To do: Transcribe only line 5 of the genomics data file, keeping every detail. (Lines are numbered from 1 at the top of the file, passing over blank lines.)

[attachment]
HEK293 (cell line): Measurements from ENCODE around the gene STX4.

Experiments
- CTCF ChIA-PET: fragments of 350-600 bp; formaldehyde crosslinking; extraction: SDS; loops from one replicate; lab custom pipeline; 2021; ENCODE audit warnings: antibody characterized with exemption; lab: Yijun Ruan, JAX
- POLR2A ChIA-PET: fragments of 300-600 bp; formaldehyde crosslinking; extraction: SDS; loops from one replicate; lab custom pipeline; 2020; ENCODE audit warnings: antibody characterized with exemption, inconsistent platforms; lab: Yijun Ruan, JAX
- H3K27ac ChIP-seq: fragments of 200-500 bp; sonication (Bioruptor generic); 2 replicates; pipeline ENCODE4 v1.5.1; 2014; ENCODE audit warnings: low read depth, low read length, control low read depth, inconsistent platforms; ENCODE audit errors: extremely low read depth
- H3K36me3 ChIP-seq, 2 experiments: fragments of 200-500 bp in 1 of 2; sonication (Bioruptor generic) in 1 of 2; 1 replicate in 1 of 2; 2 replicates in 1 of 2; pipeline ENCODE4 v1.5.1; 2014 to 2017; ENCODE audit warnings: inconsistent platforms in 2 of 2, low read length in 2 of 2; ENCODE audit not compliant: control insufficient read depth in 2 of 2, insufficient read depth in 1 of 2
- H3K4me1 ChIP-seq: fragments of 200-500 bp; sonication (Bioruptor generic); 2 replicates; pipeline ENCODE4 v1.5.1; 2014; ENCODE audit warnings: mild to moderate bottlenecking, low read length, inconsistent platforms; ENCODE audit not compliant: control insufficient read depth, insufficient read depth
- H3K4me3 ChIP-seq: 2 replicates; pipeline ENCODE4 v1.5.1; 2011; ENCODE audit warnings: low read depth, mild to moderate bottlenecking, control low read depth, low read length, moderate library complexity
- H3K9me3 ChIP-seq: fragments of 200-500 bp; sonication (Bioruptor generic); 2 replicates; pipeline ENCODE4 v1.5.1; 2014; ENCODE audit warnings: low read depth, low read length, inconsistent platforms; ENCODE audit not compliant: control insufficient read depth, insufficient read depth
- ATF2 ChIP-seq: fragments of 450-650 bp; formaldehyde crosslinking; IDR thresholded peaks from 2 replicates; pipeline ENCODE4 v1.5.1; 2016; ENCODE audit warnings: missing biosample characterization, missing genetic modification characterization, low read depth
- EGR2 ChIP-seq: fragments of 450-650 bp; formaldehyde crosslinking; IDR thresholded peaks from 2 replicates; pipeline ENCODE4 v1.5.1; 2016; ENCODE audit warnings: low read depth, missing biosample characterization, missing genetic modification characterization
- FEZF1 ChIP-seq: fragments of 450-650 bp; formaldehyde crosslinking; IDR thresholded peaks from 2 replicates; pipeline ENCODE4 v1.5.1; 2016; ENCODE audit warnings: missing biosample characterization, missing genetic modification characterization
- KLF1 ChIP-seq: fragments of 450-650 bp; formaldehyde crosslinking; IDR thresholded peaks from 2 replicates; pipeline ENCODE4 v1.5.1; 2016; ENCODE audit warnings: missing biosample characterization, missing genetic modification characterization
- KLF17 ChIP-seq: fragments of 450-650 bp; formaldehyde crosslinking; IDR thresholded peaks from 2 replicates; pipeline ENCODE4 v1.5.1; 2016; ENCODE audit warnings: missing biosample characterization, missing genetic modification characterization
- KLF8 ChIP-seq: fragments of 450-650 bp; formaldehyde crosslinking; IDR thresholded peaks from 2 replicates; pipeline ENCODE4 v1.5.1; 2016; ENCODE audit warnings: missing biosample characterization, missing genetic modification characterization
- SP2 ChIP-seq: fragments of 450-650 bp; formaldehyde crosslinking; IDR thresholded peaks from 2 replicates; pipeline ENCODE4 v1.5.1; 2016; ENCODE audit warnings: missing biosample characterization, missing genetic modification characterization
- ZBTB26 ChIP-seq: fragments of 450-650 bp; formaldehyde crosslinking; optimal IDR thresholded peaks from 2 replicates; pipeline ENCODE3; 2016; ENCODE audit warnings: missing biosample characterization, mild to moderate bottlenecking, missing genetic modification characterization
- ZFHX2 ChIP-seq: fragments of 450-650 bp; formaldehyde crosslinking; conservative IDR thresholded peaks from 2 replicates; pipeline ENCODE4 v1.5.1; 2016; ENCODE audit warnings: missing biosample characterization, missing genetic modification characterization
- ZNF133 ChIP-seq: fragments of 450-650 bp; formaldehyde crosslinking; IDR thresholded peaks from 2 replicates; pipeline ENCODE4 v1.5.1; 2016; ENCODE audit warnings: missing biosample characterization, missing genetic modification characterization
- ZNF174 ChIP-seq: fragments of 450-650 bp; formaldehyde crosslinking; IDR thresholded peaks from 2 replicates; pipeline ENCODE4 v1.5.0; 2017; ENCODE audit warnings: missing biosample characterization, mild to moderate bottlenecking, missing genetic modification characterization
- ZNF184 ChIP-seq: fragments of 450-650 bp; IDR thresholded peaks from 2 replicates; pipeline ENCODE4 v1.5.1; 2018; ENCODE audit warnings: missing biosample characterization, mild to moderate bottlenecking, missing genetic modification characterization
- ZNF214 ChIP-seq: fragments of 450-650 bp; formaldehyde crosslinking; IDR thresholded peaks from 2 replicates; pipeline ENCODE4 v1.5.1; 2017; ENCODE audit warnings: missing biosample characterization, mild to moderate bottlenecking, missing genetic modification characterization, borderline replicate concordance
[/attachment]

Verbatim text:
- H3K27ac ChIP-seq: fragments of 200-500 bp; sonication (Bioruptor generic); 2 replicates; pipeline ENCODE4 v1.5.1; 2014; ENCODE audit warnings: low read depth, low read length, control low read depth, inconsistent platforms; ENCODE audit errors: extremely low read depth